Okay, the header might be a tad ambitious, but I’ve recently seen some very interesting articles on the Twitters about what short story competition judges look for as they sift through hundreds of hopefuls. The most insightful piece I read was Do You Make these 7 Big Mistakes When Entering Story Contests? by writer and veteran competition judge John Yeoman, which helpfully offers as many do’s as don’ts.
On his ‘do’ list:
- do have at least one character that readers can bond with/identify with
- do get to the meat of the story FAST
- do pay attention to the arc of your story
- do present your story properly. [Adding this side note as a former editor: if proofreading isn’t your strong point, ask someone to go through your work who knows their way around a comma. I’m a rank amateur in the creative writing world, but I sometimes read really good stories that make me itch to get out my sub’s red pen. It’s distracting. I can imagine that feeling is tenfold if you’re reading as a judge, where you have to, y’know, be judgemental and whittle numbers down. Maybe there’s a future blog post in that? Hmm…]
- do read and follow the competition guidelines. [If they ask for entries to be in Times New Roman, don’t go all Rambo and decide your precious words look better in Calibri]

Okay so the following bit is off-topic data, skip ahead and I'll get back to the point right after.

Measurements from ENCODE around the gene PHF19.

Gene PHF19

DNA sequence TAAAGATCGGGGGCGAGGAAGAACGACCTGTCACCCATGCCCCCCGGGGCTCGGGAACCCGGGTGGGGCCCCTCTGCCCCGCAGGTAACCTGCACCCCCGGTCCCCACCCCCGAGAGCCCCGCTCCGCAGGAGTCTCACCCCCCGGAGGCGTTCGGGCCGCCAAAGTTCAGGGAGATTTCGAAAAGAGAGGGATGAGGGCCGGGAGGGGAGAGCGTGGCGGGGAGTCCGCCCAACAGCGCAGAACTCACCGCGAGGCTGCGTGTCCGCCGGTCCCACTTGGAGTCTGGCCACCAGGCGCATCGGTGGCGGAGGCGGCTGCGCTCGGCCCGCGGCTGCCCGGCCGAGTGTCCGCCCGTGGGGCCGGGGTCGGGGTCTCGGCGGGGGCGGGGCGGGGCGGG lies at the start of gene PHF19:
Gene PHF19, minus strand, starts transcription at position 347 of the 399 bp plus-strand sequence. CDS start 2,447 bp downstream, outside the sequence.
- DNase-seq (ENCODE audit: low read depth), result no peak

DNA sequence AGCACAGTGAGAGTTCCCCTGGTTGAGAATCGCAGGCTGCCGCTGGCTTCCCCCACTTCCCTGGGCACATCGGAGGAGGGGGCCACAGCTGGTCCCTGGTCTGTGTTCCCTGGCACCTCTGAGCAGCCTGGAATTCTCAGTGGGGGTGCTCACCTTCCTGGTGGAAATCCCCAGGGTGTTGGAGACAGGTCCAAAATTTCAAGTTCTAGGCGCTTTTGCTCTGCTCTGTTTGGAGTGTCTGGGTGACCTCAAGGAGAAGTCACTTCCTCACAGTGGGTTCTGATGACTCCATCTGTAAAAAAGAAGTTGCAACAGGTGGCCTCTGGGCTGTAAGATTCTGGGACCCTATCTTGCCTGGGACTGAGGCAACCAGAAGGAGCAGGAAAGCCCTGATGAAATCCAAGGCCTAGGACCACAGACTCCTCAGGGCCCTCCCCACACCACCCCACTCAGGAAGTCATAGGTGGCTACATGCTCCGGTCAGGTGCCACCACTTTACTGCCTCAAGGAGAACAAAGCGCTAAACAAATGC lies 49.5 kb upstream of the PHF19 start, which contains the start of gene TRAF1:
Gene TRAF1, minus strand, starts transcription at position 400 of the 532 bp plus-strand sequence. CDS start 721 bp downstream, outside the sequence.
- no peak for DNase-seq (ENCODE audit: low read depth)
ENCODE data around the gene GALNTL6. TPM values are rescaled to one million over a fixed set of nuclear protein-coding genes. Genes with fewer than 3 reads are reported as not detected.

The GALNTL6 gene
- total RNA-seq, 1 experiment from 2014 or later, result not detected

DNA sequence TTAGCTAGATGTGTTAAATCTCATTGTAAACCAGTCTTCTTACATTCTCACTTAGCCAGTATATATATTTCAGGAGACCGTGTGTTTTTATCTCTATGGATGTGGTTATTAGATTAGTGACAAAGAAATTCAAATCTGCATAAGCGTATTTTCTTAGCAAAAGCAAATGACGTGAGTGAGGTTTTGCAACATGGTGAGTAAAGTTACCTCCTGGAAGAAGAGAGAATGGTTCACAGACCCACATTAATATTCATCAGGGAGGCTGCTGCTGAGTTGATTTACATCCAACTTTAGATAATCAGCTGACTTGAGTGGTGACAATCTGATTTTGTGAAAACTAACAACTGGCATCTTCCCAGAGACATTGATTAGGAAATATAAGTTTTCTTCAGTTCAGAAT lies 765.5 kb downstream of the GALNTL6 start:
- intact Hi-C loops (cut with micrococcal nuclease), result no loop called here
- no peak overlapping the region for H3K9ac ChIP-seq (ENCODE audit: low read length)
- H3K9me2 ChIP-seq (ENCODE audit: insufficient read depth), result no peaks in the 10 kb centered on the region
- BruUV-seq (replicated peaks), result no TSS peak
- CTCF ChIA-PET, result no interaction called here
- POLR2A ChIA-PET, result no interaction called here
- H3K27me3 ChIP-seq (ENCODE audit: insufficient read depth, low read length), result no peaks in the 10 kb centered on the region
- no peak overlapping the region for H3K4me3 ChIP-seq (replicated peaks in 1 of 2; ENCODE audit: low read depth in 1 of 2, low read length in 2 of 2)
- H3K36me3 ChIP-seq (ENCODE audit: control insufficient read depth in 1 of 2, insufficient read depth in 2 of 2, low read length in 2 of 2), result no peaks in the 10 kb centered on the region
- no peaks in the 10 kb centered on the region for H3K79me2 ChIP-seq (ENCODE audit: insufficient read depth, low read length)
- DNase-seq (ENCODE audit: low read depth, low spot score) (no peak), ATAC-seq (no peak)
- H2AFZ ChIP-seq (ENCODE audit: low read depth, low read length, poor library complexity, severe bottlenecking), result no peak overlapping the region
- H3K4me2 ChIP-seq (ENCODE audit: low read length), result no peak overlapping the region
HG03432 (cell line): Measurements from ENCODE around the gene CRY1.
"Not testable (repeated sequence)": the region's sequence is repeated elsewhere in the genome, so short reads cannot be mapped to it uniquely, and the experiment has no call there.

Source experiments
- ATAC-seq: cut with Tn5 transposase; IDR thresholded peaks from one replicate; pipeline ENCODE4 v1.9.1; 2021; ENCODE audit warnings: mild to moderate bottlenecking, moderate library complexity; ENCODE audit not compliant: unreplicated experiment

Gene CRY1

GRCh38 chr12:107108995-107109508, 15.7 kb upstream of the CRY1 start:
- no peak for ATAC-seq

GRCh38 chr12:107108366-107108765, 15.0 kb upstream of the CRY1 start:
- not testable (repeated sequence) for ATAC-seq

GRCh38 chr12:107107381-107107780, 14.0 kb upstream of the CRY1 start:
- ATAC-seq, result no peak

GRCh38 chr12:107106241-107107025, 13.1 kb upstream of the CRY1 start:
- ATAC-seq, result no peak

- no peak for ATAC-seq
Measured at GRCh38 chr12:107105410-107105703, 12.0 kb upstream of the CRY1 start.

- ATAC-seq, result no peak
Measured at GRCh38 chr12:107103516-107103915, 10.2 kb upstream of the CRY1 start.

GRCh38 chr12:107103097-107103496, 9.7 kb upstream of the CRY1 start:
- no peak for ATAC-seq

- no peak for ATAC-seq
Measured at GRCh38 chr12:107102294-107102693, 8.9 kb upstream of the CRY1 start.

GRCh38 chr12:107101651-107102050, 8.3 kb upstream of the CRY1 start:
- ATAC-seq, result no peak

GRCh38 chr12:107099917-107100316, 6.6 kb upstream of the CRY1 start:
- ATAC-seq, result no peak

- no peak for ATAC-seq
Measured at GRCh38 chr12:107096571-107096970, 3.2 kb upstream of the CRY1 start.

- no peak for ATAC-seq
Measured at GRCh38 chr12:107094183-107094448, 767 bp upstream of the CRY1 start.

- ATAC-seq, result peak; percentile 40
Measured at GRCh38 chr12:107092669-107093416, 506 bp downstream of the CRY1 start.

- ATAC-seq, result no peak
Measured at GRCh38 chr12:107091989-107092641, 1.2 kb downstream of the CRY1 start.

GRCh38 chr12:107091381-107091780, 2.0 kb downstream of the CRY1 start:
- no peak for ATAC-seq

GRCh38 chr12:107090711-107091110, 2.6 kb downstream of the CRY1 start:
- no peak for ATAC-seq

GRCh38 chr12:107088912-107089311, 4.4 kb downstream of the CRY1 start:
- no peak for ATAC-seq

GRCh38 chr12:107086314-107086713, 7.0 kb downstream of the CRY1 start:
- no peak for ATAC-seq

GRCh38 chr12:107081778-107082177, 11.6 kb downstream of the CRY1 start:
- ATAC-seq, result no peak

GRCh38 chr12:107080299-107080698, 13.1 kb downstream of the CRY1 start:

The ‘don’t’ list is more obvious, though we all make rookie mistakes:
- don’t bore your audience. Keep the story free of unnecessary details that add nothing
- don’t go for hackneyed story lines. Unless you can put an original spin on things, death bed revelations and ghosts who don’t know they’re ghosts will make a judging panel roll their no doubt lovely eyes
- don’t show off your gorgeous use of language while ultimately leaving your reader unengaged (this ties in with having a relatable character, above)
- don’t use eccentric fonts, colours, decorations. You’ll catch the judges’ attention, but only in a bad way
There’s a lot more in the article, which is a treasure trove of tips. I’ve paraphrased just a few of the points that leap out, but do go read it – it’s invaluable.
In conclusion, Yeoman, and indeed other judges whose articles I’ve stumbled across, says that the final decision can often be very subjective, with judgings descending into (presumably figurative) fisticuffs until one winner is chosen fractionally over others, equally deserving.
All of which goes to show that you just have to write to the best of your ability – taking in the sensible advice on offer – and hope for a lucky throw of the dice (last week I saw an infectious production of Guys & Dolls so ‘Luck Be a Lady’ is ringing in my ears).